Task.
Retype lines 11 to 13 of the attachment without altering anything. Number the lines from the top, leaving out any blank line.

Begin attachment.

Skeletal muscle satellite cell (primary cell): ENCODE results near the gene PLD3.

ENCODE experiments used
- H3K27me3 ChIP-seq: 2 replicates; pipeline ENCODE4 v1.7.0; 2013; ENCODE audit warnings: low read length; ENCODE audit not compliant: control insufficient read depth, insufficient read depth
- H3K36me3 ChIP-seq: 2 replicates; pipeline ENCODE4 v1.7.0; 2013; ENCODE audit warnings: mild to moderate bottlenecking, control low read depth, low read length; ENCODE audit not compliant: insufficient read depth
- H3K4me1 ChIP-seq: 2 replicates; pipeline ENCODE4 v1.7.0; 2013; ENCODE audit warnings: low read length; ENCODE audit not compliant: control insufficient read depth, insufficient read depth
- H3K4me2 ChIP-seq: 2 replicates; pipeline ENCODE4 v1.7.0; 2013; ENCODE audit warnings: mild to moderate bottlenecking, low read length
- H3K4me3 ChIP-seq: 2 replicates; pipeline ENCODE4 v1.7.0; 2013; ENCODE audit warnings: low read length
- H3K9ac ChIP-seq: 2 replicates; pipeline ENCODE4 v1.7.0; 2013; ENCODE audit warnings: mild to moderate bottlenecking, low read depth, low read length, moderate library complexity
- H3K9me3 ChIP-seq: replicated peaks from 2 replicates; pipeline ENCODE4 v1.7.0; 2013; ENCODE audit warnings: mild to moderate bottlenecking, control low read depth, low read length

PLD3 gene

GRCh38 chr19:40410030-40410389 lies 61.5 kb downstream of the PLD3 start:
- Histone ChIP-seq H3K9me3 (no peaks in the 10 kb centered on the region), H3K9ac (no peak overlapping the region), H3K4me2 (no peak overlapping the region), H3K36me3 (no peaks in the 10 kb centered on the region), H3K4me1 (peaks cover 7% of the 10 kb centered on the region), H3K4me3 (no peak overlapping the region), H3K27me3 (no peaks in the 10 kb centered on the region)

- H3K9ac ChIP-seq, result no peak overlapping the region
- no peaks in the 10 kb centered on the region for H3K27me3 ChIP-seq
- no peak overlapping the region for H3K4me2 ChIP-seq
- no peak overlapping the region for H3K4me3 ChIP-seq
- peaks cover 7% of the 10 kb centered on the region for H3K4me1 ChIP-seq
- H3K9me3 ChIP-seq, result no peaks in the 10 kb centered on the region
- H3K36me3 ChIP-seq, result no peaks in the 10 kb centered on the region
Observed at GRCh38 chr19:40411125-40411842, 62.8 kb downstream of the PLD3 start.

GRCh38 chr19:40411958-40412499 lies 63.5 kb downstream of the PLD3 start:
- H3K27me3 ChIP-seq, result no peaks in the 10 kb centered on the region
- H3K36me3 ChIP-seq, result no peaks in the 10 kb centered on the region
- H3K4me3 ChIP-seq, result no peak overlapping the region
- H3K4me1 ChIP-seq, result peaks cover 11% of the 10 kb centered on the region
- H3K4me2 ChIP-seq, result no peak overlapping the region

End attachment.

GRCh38 chr19:40410030-40410389 lies 61.5 kb downstream of the PLD3 start:
- Histone ChIP-seq H3K9me3 (no peaks in the 10 kb centered on the region), H3K9ac (no peak overlapping the region), H3K4me2 (no peak overlapping the region), H3K36me3 (no peaks in the 10 kb centered on the region), H3K4me1 (peaks cover 7% of the 10 kb centered on the region), H3K4me3 (no peak overlapping the region), H3K27me3 (no peaks in the 10 kb centered on the region)

- H3K9ac ChIP-seq, result no peak overlapping the region